Biography: Hovanesian is a faculty member at the UCLA Jules Stein Eye Institute and in private practice at Harvard Eye Associates in Laguna Hills, California.
Disclosures: Hovanesian reports no relevant financial disclosures.
November 17, 2021
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BLOG: Cross my heart and hope to die, or stick a needle in my eye?

Biography: Hovanesian is a faculty member at the UCLA Jules Stein Eye Institute and in private practice at Harvard Eye Associates in Laguna Hills, California.
Disclosures: Hovanesian reports no relevant financial disclosures.
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In the cover story of this issue of Ocular Surgery News, we explore emerging treatments for the subset of patients with dry age-related macular degeneration who have geographic atrophy.

While this condition affects far more patients than wet AMD — and this number is likely to grow — there are at least three factors that make the treatment of geographic atrophy (GA) different from that of the wet form of this disease.

1. Patients with GA are harder to find. With wet AMD, most patients are already under the care of a retina specialist and receiving injection therapy. It’s easy to avail this population of emerging treatments because they are already being seen at least four times a year. By contrast, many patients with GA don’t see an eye doctor at all, or if they do, their general ophthalmologist or optometrist might hesitate to refer them to a retina specialist.

John A. Hovanesian

2. Patients with GA are less motivated. The untreated pace of visual loss among patients with wet AMD is brisk and impossible to ignore. Patients are extremely motivated to avoid progression. Injection therapy, while unpleasant, is accepted, even at a monthly frequency for almost 1 million Americans. By comparison, the visual loss with GA is much more insidious, dropping vision by perhaps one line per year. And the benefit of injection drugs, according to current studies, can take 6 months or more. Sadly, among these older patients with GA, many will “cross their hearts and hope to die,” rather than allow a doctor to “stick a needle” in their eye.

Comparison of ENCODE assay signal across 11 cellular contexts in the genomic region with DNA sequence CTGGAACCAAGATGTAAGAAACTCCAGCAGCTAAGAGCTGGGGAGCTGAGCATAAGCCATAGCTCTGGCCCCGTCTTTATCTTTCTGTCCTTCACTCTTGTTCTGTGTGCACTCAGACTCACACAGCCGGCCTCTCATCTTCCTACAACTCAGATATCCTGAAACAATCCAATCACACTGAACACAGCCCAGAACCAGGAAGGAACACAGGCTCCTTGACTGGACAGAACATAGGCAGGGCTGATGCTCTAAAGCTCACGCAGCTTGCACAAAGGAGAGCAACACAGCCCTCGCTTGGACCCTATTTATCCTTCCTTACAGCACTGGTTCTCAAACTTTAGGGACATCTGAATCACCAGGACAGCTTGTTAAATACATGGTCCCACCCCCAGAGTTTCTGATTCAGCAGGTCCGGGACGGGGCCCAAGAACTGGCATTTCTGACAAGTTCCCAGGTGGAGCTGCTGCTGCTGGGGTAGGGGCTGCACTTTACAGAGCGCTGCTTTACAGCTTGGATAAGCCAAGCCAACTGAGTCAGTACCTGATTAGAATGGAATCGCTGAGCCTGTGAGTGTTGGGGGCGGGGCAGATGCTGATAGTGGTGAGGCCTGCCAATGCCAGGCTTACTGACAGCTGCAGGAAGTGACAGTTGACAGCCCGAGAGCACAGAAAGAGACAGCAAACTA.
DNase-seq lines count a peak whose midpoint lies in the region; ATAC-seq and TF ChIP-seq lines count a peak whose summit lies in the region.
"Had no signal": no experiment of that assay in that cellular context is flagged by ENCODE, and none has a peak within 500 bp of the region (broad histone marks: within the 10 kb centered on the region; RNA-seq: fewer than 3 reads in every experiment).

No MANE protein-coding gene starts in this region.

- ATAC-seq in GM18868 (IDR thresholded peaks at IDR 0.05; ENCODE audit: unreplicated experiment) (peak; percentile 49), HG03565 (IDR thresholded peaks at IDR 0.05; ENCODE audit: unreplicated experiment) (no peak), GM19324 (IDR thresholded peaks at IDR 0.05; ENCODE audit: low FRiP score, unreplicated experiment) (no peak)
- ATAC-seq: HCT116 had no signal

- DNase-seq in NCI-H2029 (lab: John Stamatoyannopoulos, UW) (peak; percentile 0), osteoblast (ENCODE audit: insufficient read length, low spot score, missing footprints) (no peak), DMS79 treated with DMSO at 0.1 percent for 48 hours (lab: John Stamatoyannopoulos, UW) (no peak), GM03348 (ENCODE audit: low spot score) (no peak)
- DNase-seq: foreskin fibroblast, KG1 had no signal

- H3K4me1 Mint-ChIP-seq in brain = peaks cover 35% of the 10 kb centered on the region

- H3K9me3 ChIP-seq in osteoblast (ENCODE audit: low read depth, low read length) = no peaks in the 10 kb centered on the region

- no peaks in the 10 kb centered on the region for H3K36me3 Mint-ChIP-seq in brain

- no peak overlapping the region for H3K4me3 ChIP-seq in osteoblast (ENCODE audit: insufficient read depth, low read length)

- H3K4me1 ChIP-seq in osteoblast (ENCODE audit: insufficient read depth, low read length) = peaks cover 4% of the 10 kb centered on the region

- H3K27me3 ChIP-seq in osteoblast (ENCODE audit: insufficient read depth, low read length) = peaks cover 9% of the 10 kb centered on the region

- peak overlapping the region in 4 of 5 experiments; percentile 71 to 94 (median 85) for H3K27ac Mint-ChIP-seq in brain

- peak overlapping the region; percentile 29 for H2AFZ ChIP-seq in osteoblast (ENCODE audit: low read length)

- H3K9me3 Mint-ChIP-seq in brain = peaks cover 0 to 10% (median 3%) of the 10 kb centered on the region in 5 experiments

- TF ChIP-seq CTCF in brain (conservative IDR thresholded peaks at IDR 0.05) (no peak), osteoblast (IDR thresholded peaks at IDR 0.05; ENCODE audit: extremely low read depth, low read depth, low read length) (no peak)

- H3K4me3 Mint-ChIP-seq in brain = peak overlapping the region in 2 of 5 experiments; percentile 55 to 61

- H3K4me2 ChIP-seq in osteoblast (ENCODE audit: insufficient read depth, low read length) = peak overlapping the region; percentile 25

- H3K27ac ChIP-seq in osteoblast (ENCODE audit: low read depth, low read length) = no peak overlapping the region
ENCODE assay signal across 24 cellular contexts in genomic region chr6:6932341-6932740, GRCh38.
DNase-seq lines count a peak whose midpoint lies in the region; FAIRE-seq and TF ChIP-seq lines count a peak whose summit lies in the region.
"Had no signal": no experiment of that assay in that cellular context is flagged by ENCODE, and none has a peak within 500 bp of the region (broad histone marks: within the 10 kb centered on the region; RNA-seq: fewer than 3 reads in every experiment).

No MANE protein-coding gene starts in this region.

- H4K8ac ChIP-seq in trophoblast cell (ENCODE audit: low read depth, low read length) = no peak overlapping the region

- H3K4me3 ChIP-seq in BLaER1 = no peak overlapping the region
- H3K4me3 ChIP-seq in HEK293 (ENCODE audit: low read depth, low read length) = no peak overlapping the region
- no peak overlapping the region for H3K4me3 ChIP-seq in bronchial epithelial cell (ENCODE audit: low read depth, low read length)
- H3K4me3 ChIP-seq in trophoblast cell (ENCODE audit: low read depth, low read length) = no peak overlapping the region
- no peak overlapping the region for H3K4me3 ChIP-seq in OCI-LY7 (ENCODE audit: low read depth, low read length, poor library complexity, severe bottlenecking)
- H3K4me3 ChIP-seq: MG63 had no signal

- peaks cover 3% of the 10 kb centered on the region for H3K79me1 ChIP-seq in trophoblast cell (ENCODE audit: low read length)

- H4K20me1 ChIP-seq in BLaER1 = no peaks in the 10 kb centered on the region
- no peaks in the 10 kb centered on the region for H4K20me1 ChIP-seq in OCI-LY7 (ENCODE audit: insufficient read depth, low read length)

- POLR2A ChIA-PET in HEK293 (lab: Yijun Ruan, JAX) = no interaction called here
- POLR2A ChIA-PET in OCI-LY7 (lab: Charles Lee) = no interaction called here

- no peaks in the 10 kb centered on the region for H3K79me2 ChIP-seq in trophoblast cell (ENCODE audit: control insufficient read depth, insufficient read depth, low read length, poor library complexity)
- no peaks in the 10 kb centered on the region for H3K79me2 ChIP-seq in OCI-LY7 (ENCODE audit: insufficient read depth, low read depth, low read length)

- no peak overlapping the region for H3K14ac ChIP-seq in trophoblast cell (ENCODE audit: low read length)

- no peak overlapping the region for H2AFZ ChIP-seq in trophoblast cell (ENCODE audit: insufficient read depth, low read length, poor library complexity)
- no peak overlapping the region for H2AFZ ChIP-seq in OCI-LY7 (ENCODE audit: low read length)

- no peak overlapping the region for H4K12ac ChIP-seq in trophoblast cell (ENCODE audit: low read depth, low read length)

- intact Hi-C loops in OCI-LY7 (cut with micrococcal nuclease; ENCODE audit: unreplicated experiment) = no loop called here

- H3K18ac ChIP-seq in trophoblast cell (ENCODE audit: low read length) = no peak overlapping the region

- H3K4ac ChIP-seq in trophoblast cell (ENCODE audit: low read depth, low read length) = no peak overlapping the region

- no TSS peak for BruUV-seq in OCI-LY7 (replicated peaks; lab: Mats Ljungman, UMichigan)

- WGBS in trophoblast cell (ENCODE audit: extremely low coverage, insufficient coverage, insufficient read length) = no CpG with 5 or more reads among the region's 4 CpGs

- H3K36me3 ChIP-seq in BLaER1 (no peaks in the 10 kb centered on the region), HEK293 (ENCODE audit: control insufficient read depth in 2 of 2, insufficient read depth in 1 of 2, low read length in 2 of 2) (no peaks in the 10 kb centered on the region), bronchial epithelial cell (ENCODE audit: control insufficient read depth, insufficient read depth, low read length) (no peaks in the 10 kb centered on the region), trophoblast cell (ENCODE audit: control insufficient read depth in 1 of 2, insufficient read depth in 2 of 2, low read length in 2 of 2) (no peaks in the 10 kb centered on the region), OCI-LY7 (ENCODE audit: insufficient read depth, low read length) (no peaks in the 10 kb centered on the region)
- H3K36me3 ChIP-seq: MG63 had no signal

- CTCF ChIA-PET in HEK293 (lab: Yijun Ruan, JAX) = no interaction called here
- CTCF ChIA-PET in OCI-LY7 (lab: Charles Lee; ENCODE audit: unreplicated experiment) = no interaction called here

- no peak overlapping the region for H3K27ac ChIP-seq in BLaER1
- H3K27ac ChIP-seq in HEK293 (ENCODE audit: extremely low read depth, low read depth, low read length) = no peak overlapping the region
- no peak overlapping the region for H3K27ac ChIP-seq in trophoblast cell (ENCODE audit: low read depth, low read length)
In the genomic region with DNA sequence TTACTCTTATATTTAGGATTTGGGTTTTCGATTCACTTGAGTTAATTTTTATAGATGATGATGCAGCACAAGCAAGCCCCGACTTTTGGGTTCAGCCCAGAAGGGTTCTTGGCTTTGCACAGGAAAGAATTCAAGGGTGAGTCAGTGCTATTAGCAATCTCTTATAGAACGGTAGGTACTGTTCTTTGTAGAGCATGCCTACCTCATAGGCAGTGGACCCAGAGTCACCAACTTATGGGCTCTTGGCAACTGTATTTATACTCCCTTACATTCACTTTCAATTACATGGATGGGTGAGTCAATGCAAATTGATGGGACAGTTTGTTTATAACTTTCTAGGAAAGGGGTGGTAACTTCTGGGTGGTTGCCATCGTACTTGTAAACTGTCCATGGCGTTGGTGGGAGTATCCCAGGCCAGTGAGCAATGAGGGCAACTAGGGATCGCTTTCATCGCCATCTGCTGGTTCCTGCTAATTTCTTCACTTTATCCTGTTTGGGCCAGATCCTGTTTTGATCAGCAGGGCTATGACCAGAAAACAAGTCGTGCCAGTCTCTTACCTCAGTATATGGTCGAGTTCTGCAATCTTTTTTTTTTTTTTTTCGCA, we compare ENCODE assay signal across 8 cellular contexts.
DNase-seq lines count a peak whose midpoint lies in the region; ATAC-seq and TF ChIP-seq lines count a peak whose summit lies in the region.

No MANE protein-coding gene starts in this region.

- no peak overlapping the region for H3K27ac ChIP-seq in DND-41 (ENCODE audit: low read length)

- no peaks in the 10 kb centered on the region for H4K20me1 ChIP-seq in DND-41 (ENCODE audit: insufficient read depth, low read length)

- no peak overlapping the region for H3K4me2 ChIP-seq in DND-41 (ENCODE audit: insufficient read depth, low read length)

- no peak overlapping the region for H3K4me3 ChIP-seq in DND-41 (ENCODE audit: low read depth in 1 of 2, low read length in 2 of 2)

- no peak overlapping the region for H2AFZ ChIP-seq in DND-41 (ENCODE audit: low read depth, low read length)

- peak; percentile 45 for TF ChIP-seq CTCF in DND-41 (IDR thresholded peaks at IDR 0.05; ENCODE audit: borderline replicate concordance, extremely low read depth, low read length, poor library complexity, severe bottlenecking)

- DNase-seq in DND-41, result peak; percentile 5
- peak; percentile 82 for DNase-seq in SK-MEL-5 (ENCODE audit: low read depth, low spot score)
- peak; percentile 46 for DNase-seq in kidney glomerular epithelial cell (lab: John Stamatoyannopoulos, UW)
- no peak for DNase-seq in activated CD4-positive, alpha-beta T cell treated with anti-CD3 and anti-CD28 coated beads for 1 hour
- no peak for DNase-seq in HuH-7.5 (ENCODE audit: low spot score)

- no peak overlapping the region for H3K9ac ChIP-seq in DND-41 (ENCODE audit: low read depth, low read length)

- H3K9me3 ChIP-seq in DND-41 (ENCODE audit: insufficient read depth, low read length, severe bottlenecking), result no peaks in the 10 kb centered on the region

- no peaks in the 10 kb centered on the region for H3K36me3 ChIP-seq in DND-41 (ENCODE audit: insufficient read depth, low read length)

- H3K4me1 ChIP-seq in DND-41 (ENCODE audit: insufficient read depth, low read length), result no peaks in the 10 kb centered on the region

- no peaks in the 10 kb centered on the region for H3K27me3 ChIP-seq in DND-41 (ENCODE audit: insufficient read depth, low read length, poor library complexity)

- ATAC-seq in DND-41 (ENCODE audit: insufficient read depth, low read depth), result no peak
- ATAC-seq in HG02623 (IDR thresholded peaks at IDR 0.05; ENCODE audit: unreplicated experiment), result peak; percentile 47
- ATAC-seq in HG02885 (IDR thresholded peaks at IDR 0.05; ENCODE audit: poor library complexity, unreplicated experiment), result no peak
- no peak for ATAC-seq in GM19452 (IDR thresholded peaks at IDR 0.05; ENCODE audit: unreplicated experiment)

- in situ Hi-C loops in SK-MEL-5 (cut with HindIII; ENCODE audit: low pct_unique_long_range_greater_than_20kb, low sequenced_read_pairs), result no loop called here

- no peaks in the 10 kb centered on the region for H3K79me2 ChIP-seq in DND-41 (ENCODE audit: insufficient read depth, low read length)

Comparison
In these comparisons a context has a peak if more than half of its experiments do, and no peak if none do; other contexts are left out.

3. Our best hope is to catch GA earlier. If we can better identify patients whose earliest signs of AMD are precursors to GA, these new treatments may be life changing. Preventing progression at 20/30 is far more exciting than doing so at 20/100. Genetics and other efforts at risk stratification may soon help us identify patients at an earlier age, perhaps around the time of cataract surgery, where one can imagine it could one day become standard of care to do risk analysis for future development of GA.

The availability of breakthrough treatments for GA should bring much enthusiasm from our specialty. Although reality may limit their rapid growth, we owe it to patients to find the best candidates and prevent life-altering loss of vision as early as we can.